Purpose: Bacterial superinfections, including pneumonia, are frequent complications of influenza-like illness (ILI). Clinical and laboratory evidence suggests that benzodiazepines and Z-drugs may influence susceptibility to infections and mortality. We investigated whether benzodiazepines and zopiclone modify the occurrence of ILI-related pneumonia and mortality.
Methods: We obtained data on 804 051 ILI patients from a comprehensive primary care database, the Clinical Practice Research Datalink. The follow-up period started from the diagnosis of ILI for 30 days. Pneumonia and deaths occurring within the 30-day follow-up period were considered as potentially ‘ILI related’. Exposure to benzodiazepines and zopiclone was determined in the period preceding a diagnosis of ILI with current use defined as a prescription for benzodiazepines in the month prior to ILI diagnosis. Cox regression was used for the analyses. Adjusted hazard ratios (HRs) with 95% confidence intervals (CIs) are presented.
Results: Influenza-like illness-related pneumonia and mortality were noted in 1117 and 707 ILI patients, respectively. Current exposure to benzodiazepines was associated with increased occurrence of both ILI-related pneumonia and mortality (ILI-related pneumonia adjusted HR 4.24, 95%CI [2.27, 7.95]; ILI-related mortality adjusted HR 20.69, 95%CI [15.54, 27.54]). A similar increase in ILI-related mortality but not pneumonia was observed with current zopiclone use (ILI-related mortality adjusted HR 10.86, 95%CI [6.93, 17.02]; ILI-related pneumonia adjusted HR 1.97, 95%CI [0.63, 6.12]).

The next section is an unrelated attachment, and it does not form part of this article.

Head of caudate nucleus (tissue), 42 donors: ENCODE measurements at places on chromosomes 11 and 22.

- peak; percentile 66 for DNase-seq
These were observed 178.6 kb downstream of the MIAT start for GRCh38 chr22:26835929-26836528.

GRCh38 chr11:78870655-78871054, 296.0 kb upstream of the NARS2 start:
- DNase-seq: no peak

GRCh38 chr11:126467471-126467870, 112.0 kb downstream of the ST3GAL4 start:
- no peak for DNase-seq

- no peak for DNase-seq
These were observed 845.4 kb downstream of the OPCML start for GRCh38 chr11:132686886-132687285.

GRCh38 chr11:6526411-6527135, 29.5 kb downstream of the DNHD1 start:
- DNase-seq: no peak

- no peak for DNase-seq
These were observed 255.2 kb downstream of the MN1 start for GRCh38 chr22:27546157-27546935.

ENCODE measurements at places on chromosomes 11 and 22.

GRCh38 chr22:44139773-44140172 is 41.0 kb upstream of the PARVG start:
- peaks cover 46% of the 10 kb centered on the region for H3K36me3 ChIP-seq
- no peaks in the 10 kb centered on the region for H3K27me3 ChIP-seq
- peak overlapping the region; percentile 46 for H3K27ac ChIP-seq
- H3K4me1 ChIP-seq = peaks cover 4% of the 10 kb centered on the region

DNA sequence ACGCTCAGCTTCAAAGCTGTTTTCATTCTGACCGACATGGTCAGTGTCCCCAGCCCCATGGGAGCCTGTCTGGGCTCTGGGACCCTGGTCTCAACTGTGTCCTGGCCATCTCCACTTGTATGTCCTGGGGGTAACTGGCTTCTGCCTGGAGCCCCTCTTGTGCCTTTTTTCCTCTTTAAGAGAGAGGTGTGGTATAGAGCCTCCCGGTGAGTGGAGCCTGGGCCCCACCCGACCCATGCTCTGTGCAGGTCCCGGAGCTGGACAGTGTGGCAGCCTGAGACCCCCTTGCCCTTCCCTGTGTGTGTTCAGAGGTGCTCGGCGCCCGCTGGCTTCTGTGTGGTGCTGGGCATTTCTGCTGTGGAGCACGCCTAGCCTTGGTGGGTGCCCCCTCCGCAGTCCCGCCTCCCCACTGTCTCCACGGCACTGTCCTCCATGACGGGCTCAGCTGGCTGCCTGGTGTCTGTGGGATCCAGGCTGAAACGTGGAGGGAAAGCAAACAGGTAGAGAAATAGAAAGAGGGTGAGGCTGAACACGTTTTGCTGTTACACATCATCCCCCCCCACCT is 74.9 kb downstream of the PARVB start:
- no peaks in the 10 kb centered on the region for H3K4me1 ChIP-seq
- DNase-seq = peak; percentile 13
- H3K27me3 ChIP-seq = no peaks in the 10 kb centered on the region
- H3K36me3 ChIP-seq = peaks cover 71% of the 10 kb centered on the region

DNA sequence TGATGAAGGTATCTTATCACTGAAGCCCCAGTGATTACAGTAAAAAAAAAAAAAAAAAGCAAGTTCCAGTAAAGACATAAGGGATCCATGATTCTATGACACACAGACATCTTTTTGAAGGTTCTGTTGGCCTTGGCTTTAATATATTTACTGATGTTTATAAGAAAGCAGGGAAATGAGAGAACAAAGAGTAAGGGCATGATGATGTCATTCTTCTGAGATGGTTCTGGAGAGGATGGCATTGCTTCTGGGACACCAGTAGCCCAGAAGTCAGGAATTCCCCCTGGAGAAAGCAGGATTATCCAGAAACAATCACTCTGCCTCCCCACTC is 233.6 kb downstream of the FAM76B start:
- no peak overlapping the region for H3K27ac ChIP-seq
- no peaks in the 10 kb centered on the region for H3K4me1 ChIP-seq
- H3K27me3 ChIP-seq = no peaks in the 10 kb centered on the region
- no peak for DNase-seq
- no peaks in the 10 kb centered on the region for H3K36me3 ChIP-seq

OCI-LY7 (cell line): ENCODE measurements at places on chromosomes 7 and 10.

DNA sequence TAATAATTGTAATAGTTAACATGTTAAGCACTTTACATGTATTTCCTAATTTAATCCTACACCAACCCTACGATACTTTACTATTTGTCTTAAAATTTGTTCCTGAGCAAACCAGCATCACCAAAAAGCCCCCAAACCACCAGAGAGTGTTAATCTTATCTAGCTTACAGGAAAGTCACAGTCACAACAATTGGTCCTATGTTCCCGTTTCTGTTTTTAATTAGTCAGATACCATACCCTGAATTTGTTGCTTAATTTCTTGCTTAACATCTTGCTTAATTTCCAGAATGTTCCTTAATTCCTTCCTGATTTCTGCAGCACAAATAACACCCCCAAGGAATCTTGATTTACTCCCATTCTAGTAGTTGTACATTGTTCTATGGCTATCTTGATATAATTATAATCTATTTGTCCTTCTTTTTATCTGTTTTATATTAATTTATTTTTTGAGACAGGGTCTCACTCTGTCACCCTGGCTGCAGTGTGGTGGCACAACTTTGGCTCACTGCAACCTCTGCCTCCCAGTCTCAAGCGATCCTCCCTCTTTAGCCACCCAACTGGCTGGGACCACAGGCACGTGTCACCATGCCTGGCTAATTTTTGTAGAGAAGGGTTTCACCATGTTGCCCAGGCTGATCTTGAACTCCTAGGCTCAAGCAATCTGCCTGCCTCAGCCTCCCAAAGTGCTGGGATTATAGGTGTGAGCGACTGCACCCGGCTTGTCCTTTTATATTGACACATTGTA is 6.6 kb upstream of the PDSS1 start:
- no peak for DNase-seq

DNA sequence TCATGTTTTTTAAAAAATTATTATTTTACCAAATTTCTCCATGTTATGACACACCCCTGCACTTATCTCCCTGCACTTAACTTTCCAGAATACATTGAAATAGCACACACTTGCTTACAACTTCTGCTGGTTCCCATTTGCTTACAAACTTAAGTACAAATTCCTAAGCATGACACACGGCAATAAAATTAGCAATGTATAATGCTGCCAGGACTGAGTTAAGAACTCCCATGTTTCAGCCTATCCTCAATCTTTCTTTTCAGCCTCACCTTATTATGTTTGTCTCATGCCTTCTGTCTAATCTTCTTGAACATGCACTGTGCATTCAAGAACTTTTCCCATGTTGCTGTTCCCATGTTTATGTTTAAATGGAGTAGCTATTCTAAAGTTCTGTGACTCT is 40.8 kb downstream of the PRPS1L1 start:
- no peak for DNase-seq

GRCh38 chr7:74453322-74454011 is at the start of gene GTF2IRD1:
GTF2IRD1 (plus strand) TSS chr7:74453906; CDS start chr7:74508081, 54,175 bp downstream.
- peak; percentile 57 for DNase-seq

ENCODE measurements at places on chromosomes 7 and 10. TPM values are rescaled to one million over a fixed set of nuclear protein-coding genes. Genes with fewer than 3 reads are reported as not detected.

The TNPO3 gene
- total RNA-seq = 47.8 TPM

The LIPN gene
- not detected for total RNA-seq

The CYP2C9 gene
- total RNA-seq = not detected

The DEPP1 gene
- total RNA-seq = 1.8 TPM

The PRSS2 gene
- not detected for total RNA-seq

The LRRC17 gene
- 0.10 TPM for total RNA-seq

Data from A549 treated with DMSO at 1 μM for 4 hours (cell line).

Conclusion: Benzodiazepines may increase the likelihood of pneumonia and mortality related to ILI. A cautionary approach to prescribing benzodiazepine is suggested in people known to be at increased risk of pneumonia or mortality.
Nakafero, G., Sanders, R. D., Nguyen-Van-Tam, J. S., & Myles, P. R. (2016). The association between benzodiazepines and influenza-like illness-related pneumonia and mortality: a survival analysis using UK Primary Care data. Pharmacoepidemiology and Drug Safety, 25(11), 1263-1273. https://doi.org/10.1002/pds.4028